Article Archive
Still Our Greatest Enemy
Volume 24, No. 5

One of the most destructive weapons of warfare continues to be the use of fire. Even a nuclear holocaust involves a very destructive wave of fire in the process of total destruction. Everyday in the world some of us see an act of fire destroy something tangible that is usually beneficial for our comfort and survival here on earth. Fire is part of our daily lives and can have a positive aspect. But when negative circumstances and actions occur, fire becomes ruinous and very ugly.

Look at the character of the arsonist Ronald in the firefighter movie "Backdraft." He wanted the whole world to be destroyed by fire. "Burn it all," he said. It is not that difficult for a terrorist or anyone with capable means to initiate an act of combustion and disrupt someone's traditional way of life. One does not need to be of sound mind to start a fire ... watch the movie and watch Ronald! We have not arrived at a fire proof state of living in this 21st century to negate this threat. We are still not secure despite making great advances on many fronts of fire prevention and protection.

Let us transport ourselves back in history and understand how the Roman Empire grew as a result of a very effective tactic of their army. The Roman army understood the factor of fire quite well. Their archers (Sagittari) fixed ignited sponge cloth to their arrows, hoping that a critical military and flammable target became the end result. They were able to reach beyond their enemy's main battle lines and set fire to stores and supply points, especially when aided by the wind. If the surrounding woods could be set alight behind an enemy's battle line, then the purpose of that fire served as another battle tactic, that of a growing band of flame encircling many enemy solders and denying them an escape route or alternate means of retreat. Havoc was quickly and methodically distributed.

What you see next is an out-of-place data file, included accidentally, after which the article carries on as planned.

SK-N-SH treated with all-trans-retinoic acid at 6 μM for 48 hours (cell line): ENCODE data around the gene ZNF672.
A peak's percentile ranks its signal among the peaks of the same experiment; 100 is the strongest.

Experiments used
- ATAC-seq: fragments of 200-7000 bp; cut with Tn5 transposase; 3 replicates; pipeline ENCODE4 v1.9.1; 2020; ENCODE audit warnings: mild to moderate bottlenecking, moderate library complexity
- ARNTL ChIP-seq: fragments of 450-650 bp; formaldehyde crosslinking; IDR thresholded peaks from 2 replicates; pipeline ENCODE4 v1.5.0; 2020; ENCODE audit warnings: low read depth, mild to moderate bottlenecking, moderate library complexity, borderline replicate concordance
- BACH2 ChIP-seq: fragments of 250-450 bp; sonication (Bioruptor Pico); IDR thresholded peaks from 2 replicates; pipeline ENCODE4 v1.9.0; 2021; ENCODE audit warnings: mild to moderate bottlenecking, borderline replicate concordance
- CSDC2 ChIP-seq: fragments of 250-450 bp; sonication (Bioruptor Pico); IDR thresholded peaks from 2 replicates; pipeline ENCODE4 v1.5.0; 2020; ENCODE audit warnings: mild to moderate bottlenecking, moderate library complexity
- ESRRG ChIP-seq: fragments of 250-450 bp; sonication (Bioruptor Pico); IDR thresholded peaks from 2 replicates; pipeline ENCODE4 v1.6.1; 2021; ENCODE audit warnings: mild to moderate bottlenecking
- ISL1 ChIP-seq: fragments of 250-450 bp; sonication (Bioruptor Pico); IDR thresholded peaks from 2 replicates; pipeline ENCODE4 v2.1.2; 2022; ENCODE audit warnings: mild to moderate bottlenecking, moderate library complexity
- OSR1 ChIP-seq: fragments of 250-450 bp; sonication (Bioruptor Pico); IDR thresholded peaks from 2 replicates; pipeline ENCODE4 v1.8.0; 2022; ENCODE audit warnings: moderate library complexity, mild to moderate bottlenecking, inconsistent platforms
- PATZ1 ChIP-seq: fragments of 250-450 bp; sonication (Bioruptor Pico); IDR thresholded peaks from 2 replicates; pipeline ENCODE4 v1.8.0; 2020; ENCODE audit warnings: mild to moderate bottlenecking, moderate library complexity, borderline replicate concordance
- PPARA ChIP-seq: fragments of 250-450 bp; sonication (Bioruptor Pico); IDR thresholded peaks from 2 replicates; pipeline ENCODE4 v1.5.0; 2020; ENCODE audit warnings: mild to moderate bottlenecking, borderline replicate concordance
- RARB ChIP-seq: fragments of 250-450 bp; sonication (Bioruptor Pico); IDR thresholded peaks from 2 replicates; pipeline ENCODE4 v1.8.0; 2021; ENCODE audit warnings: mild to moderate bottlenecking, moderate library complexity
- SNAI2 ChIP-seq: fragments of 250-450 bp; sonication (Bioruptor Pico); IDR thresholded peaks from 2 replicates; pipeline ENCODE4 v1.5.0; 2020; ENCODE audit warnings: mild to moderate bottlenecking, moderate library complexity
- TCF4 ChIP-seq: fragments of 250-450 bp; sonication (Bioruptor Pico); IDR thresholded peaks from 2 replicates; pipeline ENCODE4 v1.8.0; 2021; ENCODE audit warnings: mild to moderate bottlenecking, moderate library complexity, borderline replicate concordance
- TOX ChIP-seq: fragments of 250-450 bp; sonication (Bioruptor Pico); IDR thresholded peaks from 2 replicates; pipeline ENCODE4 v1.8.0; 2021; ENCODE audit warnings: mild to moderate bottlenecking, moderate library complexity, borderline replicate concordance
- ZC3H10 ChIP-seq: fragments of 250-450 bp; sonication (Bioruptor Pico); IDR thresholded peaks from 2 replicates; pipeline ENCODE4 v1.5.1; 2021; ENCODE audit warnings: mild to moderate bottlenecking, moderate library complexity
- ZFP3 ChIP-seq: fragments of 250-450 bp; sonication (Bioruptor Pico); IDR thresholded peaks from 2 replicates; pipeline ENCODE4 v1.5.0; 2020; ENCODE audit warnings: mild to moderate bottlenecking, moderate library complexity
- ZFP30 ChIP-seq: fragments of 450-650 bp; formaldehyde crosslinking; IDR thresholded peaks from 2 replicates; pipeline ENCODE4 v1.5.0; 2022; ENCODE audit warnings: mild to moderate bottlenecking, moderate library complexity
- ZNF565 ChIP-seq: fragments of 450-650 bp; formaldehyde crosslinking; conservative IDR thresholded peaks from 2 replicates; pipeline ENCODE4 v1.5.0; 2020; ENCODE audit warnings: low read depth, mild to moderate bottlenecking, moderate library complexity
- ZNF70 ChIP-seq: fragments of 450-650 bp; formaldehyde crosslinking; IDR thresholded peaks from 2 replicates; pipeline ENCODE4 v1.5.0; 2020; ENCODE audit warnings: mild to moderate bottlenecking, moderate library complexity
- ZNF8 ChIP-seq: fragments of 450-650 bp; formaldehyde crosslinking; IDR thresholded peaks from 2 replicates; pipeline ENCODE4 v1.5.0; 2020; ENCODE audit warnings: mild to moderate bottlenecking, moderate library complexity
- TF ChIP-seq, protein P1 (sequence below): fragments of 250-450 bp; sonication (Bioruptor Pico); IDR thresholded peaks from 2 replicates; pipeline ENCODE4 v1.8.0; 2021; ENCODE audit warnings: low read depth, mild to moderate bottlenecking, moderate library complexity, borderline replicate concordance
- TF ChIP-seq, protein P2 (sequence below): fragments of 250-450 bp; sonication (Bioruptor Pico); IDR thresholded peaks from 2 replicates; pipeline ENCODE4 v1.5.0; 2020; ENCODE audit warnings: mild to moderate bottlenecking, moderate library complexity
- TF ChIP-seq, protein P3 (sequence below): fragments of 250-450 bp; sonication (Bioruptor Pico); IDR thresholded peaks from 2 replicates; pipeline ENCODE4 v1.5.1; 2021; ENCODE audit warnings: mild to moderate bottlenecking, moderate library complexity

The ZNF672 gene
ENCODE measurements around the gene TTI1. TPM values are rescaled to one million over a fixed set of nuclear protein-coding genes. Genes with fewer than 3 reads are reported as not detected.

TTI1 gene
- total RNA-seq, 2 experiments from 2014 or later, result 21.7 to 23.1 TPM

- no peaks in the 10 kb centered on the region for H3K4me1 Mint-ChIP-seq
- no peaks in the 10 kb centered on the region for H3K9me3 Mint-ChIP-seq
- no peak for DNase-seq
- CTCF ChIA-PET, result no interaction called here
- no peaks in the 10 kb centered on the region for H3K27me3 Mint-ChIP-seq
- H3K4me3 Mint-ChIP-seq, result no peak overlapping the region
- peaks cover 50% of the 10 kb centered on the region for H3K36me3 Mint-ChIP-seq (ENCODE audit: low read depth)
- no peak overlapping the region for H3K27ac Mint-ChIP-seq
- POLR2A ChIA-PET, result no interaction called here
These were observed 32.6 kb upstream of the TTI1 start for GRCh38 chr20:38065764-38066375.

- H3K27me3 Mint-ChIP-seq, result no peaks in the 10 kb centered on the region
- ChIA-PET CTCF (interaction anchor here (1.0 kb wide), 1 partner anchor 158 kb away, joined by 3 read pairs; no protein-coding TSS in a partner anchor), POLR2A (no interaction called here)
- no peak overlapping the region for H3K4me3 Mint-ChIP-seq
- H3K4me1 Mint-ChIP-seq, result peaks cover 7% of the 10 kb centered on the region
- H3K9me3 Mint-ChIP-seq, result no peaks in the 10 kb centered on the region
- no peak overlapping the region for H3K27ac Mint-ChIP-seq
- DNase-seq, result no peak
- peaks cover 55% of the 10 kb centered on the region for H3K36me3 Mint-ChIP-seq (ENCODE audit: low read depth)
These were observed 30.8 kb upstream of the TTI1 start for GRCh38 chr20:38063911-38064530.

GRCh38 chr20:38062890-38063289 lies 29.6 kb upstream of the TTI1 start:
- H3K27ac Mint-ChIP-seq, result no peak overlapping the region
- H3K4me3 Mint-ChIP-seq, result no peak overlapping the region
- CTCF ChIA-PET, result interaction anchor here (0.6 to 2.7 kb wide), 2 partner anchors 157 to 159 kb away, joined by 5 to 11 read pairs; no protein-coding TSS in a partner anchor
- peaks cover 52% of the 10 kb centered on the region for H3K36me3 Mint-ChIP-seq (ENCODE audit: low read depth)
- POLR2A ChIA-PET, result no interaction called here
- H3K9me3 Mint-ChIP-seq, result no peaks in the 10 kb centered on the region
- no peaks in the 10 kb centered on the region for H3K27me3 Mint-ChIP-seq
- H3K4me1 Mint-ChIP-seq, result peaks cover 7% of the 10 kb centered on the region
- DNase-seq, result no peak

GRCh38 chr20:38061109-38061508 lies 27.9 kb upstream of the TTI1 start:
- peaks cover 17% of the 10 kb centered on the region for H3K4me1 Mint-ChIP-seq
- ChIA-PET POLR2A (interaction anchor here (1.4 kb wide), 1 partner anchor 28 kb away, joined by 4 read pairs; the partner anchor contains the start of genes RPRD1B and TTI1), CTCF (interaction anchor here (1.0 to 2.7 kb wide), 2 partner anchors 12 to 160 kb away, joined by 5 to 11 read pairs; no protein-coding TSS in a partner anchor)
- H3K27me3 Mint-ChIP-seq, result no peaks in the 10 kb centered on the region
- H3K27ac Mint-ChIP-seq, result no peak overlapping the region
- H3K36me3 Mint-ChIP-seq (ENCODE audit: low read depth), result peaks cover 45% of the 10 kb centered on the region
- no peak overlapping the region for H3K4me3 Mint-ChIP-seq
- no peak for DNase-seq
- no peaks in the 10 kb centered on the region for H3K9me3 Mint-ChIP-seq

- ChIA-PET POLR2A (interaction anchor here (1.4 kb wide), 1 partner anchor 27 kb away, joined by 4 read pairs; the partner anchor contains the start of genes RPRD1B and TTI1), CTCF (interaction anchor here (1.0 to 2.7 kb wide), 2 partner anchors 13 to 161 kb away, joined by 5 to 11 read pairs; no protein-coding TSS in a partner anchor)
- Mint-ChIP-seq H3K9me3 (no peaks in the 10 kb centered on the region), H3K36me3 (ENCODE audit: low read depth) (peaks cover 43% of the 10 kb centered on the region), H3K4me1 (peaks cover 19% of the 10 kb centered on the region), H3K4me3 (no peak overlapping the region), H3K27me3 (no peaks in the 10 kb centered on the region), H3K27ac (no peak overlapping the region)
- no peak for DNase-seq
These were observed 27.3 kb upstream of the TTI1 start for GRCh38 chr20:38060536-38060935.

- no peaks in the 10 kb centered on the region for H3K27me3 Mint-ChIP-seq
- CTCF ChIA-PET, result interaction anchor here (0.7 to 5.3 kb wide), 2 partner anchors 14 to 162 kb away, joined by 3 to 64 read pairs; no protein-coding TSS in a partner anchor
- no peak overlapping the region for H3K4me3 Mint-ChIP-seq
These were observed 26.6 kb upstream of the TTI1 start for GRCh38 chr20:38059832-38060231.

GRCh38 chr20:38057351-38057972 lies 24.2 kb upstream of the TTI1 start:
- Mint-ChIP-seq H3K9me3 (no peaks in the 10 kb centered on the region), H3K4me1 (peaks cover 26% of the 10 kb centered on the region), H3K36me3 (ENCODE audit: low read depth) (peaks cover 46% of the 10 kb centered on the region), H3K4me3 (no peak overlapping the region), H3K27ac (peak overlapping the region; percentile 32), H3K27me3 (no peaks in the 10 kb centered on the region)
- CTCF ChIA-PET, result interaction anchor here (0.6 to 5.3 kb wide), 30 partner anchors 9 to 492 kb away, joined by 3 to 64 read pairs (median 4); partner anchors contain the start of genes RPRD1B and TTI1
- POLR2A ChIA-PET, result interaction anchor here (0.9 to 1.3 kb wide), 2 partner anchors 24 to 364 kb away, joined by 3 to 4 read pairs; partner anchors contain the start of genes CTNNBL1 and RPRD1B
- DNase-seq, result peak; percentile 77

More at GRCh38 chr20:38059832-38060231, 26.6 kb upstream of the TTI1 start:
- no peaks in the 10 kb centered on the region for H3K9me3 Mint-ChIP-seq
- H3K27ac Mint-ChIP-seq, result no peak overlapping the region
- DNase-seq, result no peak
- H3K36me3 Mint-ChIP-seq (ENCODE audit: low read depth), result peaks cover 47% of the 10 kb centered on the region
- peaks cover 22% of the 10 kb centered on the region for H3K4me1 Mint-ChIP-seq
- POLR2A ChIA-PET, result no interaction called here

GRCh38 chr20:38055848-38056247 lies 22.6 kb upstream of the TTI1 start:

As the Roman Empire grew during that timeframe in history, detachments of the Roman fire brigade (Vigiles) traveled with the main body of their army to protect them on their conquests. The Vigiles were an indispensable unit of the very professional Roman Army!

Temporary wooden structures and flammable tent cities, erected by the Romans to support their battle troops on the move, could easily become alight by direct enemy actions or indirect simple carelessness of tired, battle weary soldiers. Fire was too well feared and respected to be ignored, even in war zones by military commanders of that period. Nighttime, with soldiers asleep, was the period of much concern. Consequently the Roman fire brigade officers soon established a Vigiles position entitled "nocturne." The nocturne, with his new role, served a dual purpose assignment: (1) night time fire watch and (2) supplementary security detail. By now the Roman generals had learned several "hot" lessons regarding the power of fire upon a battle victory. Once again, the Vigiles were both front and rear protectors, after all, they were soldier-firefighters.

With 20 centuries passing between us and the Vigiles, today's firefighters continue to perform essentially the same basic tasks in a troubled world. As so noted in the previous paragraph, the Roman firefighters took on expanded roles back then. Fire and terror alloy well together. The poisoning element of fear blends in strongly, confusing the best strategic plan. One warfront is enough. Fire needs an immediate application of control and extinguishment. Otherwise it grows into a "beast." Seasoned firefighters everywhere know that hard fact. The phrase "heat of battle" was probably in place over 19 centuries ago.

Military historians have known that weapons of fire were employed as first-strike devices for centuries. Long before gunpowder was invented the combination of brute physical force and a command of fire yielded total victory. Spies knew how to study and watch the daily lifestyles of their enemies and report back to their military superiors all critical vulnerabilities, including anything flammable. The use of fire was of immediate advantage to attacking troops. Fire provided a diversion and put the defenders in an unstable atmosphere. Fire by itself became a handsome foe to those under siege! They could not ignore its course of destruction.

Jumping back 60 years ago to World War II, fire was utilized everywhere in the theaters of global war. Both Axis and Allied forces utilized incendiary bombs, bullets, shells and napalm compounds. London burned every night during the Blitz raids, cities in the Russian Front were in endless flame and Pearl Harbor, along with Hickam Field, had its heart burned out. In 1945, a massive Allied air raid of incendiary bombs created the "Devil's Tinderbox" which swept the German cities of Hamburg and Dresden. These magnificent cities were turned into ashes as a result of these crippling raids. The best of Europe's major city fire brigades were powerless. There was too much fire! A balanced mixture of incendiary and high


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